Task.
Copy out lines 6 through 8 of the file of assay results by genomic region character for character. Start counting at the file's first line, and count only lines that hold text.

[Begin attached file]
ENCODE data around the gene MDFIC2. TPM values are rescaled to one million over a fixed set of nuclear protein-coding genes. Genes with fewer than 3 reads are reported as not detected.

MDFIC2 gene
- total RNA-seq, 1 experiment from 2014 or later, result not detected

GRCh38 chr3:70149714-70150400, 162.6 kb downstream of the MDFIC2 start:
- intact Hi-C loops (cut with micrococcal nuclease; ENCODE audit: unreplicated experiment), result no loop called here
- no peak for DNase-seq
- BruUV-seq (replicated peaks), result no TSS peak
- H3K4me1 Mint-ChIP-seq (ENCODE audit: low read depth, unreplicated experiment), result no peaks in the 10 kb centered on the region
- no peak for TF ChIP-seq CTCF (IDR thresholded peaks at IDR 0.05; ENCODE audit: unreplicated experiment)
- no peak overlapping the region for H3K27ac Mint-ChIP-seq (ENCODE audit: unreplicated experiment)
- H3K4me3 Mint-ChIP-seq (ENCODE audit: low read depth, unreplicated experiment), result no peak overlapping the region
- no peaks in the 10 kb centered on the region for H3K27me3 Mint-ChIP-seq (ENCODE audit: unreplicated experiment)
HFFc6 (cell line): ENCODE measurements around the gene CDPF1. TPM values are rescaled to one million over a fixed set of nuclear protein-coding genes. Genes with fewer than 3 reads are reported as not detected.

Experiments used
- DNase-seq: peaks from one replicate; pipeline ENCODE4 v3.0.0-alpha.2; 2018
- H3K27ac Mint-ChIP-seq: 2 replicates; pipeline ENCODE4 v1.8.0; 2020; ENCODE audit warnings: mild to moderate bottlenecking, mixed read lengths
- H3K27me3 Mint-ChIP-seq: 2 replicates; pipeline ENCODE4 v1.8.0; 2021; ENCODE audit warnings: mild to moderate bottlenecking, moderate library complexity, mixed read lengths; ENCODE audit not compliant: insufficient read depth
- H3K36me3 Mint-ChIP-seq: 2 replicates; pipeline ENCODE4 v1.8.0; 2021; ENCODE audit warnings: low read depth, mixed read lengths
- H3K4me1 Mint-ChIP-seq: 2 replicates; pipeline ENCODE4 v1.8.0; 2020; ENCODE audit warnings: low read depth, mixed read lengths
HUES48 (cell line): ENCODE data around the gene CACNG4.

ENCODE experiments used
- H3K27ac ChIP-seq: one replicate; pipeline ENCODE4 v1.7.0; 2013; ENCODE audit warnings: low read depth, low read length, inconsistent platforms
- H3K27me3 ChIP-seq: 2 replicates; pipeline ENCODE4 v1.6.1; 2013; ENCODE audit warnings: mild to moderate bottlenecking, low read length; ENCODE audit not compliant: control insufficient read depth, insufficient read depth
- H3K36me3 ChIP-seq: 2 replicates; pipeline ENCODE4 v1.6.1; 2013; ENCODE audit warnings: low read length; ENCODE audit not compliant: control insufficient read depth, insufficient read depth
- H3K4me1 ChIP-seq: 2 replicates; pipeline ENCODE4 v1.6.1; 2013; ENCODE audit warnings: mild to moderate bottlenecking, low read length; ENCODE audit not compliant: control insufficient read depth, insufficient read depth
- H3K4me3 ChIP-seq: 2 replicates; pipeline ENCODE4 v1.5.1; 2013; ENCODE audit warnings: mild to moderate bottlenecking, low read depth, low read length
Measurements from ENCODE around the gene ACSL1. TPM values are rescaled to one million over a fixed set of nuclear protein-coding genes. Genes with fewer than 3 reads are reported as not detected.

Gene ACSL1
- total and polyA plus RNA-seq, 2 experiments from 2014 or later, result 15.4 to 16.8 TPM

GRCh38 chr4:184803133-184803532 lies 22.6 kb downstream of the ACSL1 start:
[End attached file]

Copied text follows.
- no peak for DNase-seq
- BruUV-seq (replicated peaks), result no TSS peak
- H3K4me1 Mint-ChIP-seq (ENCODE audit: low read depth, unreplicated experiment), result no peaks in the 10 kb centered on the region